The Mudcat Café TM
Thread #168926   Message #4086663
Posted By: GUEST,Phil d'Conch
06-Jan-21 - 03:24 AM
Thread Name: Stinson Records Revisted
Subject: RE: Stinson Records Revisted
Same as the others, Soviet film also kept a fairly low profile for many, many months after Molotov-Ribbentrop and all through the Eastern European invasions and occupations.

Irony of ironies, according to Matthew Barton, Artkino & The Stanley Theatre, NY were featuring They Only Wanted Peace, a bald-faced Soviet attempt to put a smiley face on Molotov-Ribbentrop, on the very day the Nazis invaded the Soviet Union (and Poland and Finland… but who's counting.)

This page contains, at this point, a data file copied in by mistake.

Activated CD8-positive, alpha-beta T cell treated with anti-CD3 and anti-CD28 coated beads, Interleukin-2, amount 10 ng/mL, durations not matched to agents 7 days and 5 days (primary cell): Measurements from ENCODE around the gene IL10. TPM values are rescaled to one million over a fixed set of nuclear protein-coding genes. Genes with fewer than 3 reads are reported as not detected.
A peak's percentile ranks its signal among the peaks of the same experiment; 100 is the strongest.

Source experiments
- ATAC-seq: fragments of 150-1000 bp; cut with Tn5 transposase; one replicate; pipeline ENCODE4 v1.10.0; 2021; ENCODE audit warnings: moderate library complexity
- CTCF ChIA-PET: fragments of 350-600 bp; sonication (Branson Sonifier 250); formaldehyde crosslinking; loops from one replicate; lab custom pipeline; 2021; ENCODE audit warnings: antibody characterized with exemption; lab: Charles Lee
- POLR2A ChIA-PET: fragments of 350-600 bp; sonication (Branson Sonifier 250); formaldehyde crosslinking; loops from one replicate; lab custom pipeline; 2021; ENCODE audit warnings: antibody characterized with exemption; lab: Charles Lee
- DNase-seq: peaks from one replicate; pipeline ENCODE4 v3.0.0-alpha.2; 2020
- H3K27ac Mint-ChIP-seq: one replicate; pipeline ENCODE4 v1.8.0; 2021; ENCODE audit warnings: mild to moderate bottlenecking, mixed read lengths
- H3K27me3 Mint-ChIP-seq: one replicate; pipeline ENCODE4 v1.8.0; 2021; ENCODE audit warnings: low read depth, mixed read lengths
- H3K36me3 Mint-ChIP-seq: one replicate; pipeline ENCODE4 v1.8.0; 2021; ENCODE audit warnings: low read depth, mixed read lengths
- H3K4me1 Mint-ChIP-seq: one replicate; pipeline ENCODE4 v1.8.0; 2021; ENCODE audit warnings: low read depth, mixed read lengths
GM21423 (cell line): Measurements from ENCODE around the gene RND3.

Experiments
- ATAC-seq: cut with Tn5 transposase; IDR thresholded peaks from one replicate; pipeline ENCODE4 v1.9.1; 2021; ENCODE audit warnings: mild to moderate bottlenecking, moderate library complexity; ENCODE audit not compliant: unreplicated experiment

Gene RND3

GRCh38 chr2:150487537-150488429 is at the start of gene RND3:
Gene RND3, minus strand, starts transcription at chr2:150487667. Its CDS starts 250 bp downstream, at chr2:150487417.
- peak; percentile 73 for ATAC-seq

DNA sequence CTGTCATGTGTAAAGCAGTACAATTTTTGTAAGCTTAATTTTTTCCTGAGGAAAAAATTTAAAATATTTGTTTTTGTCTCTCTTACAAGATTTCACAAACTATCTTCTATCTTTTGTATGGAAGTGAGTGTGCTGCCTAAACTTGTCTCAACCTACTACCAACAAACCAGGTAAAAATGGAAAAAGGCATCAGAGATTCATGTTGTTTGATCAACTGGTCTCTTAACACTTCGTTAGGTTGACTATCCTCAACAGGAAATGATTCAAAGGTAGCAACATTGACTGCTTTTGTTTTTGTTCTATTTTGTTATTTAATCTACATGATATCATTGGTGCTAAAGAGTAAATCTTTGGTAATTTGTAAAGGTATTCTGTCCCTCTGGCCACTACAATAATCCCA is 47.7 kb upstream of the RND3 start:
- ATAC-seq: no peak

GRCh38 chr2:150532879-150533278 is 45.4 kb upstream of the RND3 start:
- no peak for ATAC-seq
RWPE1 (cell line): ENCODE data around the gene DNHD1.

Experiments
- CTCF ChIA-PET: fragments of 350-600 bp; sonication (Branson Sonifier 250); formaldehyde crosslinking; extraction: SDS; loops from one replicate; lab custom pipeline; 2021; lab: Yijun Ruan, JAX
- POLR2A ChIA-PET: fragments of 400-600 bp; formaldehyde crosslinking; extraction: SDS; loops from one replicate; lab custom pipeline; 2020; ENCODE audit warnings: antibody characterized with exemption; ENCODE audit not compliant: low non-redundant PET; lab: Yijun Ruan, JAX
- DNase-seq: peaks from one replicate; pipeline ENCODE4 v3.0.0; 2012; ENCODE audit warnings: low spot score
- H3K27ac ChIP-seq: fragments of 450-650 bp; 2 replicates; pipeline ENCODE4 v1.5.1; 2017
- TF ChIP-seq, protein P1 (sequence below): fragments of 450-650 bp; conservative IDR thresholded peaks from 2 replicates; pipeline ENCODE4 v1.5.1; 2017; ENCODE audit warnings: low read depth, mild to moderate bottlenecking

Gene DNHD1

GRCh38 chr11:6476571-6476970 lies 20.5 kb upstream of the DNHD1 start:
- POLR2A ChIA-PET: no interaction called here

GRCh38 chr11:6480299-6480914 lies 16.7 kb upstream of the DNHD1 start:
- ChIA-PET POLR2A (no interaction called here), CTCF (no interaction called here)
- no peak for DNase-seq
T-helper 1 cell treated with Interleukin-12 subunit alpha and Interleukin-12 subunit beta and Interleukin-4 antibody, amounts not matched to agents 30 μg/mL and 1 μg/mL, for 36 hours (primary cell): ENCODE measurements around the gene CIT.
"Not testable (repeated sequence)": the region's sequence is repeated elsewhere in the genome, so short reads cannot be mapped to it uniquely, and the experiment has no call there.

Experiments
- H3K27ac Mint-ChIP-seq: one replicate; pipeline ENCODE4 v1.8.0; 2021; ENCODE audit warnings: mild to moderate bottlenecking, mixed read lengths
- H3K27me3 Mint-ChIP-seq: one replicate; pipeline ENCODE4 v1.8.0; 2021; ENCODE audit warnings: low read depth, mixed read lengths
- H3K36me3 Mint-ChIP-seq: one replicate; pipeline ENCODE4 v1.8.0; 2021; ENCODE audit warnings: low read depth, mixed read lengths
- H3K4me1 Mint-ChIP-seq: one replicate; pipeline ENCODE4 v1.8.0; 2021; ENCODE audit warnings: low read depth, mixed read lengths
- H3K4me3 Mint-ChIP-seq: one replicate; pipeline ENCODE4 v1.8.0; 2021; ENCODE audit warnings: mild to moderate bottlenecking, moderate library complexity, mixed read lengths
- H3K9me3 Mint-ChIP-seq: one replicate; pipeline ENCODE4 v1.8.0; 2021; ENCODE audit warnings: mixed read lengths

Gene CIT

The American attitude sea-change the Nazis began was finished by the Japanese at Pearl Harbor. Everybody was back in business and Stinson Trading Company branched right out into book distribution:

“The Most Popular Songs from the Soviet Union
Published by: The Stinson Trading Company
27 Union Square West (Cor. 16th Street)
New York, N.Y.
Telephone Grammercy 7-2353
Copyright, 1942”


Heck, anybody could get a job:

“AMUSEMENT MACHINES
News Notes
Johnny (Scat) Davis has signed to record for the Okeh label. . . The Almanac Singers have done likewise with Decca...”
[Billboard, 14 Feb 1942, p.61]